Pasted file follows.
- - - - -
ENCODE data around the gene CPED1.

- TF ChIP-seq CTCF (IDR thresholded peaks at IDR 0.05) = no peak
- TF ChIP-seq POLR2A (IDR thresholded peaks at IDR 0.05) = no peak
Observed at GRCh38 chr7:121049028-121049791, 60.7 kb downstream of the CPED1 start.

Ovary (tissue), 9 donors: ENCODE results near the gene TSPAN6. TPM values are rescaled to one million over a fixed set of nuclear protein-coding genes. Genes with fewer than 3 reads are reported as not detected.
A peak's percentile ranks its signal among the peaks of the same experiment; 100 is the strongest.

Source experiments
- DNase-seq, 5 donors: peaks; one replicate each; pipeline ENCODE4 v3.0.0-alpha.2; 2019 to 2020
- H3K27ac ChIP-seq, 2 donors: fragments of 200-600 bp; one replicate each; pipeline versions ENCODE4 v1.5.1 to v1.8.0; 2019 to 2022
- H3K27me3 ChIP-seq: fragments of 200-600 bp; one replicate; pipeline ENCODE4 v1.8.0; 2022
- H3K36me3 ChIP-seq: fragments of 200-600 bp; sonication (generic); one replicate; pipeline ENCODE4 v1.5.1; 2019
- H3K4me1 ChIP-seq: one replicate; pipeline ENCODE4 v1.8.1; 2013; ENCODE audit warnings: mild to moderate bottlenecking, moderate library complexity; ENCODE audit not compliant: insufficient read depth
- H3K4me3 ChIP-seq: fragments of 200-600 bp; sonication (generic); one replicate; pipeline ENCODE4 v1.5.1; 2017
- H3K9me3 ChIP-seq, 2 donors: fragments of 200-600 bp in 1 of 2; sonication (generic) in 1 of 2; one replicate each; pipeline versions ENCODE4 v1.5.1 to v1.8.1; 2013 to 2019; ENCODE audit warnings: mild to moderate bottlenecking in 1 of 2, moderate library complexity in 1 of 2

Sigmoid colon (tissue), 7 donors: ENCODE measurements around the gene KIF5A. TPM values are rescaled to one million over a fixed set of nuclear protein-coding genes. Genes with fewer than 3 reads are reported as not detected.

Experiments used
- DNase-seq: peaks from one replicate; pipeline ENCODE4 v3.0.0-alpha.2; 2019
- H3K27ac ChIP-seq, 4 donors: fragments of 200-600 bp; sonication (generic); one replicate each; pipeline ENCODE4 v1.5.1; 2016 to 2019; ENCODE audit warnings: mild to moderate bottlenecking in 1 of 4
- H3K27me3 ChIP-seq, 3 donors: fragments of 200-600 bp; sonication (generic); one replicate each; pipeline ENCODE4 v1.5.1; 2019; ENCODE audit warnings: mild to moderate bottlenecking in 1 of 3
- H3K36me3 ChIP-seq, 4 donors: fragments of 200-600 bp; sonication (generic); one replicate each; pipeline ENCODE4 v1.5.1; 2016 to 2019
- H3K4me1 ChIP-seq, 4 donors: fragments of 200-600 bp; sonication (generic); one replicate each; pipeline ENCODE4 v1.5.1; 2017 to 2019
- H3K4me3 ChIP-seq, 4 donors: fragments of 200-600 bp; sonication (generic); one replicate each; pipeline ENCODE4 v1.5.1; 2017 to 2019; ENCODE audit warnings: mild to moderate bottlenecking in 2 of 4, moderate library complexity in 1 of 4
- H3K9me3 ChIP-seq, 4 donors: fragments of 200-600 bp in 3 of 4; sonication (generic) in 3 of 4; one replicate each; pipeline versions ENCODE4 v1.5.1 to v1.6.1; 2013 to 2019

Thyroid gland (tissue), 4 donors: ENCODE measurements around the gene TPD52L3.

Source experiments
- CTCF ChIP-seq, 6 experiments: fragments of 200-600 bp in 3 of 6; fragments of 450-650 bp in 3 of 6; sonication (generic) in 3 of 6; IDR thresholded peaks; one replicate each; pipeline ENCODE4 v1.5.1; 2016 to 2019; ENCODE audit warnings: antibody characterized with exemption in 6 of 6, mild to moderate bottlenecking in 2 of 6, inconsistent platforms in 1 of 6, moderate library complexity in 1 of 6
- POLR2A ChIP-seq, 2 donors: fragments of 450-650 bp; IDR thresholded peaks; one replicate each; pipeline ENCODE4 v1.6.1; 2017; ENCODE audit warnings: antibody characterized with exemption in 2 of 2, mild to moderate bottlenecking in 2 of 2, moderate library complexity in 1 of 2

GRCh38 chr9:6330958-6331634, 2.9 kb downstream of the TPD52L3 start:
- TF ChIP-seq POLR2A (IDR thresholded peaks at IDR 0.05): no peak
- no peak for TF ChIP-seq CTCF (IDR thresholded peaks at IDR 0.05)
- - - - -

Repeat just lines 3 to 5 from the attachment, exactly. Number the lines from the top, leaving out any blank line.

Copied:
- TF ChIP-seq POLR2A (IDR thresholded peaks at IDR 0.05) = no peak
Observed at GRCh38 chr7:121049028-121049791, 60.7 kb downstream of the CPED1 start.

Ovary (tissue), 9 donors: ENCODE results near the gene TSPAN6. TPM values are rescaled to one million over a fixed set of nuclear protein-coding genes. Genes with fewer than 3 reads are reported as not detected.